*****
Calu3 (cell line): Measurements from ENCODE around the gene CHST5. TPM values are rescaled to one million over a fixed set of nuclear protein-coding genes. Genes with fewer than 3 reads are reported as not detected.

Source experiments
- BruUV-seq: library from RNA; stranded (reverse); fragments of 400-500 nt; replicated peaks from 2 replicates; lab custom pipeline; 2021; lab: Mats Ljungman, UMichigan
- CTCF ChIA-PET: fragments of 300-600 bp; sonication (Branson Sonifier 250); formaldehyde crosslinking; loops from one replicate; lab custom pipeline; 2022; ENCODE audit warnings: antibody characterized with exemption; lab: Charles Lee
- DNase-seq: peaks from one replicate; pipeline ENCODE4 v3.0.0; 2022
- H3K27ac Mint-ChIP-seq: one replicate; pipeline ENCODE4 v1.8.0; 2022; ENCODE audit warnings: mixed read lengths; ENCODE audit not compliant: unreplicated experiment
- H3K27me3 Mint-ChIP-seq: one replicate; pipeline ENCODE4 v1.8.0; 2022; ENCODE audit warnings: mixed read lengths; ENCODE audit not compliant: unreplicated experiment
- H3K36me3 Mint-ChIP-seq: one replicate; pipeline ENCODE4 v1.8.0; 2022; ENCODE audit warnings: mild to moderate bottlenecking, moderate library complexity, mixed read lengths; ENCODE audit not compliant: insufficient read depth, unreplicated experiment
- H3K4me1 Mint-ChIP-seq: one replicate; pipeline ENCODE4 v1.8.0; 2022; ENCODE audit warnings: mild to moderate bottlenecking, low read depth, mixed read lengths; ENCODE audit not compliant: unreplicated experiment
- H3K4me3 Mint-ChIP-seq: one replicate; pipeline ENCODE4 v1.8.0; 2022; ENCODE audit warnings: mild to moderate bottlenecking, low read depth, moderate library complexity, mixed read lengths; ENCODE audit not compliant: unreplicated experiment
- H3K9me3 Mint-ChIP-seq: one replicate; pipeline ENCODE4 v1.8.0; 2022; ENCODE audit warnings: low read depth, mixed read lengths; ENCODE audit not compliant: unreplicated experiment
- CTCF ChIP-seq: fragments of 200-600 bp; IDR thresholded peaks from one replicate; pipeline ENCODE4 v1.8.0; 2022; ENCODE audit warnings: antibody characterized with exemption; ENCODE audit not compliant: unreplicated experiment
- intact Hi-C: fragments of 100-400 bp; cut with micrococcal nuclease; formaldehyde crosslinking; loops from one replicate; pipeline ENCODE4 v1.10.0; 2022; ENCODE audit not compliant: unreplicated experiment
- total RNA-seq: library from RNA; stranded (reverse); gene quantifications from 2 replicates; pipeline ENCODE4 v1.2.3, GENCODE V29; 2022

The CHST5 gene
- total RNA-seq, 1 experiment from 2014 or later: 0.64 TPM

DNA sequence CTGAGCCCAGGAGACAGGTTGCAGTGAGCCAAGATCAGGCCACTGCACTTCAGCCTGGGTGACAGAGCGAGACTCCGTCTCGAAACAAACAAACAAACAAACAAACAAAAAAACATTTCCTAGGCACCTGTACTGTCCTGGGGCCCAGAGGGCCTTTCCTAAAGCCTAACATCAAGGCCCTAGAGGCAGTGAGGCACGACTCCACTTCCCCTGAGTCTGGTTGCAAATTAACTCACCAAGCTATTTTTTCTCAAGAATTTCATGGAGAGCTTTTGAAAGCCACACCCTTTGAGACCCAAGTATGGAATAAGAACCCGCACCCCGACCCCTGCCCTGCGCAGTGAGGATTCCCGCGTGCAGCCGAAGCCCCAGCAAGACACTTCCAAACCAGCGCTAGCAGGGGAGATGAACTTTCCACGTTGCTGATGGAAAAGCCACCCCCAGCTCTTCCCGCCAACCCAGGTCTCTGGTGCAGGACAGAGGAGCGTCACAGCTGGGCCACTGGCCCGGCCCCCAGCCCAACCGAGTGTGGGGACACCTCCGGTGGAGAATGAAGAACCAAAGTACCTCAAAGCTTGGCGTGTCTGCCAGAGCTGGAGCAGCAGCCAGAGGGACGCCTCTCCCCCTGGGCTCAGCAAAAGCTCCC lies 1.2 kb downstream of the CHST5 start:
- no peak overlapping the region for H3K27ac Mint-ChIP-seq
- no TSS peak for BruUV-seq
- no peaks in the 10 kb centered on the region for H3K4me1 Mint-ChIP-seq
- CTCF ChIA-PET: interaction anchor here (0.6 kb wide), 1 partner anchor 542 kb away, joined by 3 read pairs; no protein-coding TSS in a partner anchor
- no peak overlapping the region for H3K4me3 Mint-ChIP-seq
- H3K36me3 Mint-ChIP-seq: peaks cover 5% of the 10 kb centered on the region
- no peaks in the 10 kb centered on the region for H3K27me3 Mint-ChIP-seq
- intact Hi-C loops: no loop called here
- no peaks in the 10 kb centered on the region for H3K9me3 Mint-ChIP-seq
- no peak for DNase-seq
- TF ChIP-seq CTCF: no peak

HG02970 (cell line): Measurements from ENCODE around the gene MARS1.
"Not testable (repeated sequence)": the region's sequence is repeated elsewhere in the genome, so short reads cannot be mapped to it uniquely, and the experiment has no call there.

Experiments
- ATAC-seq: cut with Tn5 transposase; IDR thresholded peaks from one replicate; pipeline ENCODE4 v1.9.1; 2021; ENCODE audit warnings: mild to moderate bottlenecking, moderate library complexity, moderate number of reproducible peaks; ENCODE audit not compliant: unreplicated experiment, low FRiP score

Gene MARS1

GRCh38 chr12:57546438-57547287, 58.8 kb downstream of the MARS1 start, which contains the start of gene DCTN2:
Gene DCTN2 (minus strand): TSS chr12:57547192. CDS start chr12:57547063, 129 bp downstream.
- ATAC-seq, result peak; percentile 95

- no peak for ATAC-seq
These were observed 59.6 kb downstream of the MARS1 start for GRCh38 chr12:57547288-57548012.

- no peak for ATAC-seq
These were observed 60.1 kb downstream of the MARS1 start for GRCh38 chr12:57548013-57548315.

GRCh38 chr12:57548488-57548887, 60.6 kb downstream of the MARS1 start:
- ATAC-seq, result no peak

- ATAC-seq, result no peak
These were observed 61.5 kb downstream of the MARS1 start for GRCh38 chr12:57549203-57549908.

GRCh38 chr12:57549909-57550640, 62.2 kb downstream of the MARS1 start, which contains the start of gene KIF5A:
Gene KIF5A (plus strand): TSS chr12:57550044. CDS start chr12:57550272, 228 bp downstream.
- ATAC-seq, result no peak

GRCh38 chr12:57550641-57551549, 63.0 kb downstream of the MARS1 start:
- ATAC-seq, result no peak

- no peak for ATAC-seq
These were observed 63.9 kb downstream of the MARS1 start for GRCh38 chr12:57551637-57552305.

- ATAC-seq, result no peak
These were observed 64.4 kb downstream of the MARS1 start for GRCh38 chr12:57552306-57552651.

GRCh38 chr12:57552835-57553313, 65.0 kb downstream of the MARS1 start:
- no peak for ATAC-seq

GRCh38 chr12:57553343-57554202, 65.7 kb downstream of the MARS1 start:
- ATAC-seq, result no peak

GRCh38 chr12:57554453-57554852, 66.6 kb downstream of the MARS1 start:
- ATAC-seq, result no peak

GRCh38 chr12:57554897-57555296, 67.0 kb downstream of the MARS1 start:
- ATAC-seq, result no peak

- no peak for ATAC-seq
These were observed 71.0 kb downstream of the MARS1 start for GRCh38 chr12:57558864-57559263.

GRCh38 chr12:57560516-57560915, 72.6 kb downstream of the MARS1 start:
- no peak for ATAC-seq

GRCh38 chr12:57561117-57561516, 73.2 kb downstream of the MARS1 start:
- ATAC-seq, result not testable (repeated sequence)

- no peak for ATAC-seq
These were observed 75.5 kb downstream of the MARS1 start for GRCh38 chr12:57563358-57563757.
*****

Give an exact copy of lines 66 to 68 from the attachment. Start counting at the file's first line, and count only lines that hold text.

GRCh38 chr12:57561117-57561516, 73.2 kb downstream of the MARS1 start:
- ATAC-seq, result not testable (repeated sequence)

- no peak for ATAC-seq